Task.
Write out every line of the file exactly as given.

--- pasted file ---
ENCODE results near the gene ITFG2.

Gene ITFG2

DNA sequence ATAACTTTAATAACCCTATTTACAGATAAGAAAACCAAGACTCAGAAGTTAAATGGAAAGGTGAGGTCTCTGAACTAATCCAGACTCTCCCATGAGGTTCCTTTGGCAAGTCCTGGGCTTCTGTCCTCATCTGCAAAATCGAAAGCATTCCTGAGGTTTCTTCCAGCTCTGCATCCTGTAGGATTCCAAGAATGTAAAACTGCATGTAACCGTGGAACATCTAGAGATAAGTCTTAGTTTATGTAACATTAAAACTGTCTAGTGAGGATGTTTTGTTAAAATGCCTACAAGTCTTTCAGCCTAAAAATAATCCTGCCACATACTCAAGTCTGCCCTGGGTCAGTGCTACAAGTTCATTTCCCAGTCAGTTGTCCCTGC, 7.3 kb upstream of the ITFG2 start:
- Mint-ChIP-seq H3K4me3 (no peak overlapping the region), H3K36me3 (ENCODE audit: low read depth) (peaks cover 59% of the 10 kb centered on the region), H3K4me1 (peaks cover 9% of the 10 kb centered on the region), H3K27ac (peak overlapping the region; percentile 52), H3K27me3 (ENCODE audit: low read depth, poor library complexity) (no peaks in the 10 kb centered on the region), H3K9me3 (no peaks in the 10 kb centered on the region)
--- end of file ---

ENCODE results near the gene ITFG2.

Gene ITFG2

DNA sequence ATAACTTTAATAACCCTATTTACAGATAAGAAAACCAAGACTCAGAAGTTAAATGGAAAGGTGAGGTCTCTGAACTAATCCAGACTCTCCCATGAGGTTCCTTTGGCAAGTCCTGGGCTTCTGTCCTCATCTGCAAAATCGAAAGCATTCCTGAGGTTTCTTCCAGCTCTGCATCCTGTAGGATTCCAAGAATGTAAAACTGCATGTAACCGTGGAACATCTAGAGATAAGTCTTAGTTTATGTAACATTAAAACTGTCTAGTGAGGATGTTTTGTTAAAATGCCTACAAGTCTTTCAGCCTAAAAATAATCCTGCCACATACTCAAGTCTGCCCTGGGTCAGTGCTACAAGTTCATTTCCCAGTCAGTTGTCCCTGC, 7.3 kb upstream of the ITFG2 start:
- Mint-ChIP-seq H3K4me3 (no peak overlapping the region), H3K36me3 (ENCODE audit: low read depth) (peaks cover 59% of the 10 kb centered on the region), H3K4me1 (peaks cover 9% of the 10 kb centered on the region), H3K27ac (peak overlapping the region; percentile 52), H3K27me3 (ENCODE audit: low read depth, poor library complexity) (no peaks in the 10 kb centered on the region), H3K9me3 (no peaks in the 10 kb centered on the region)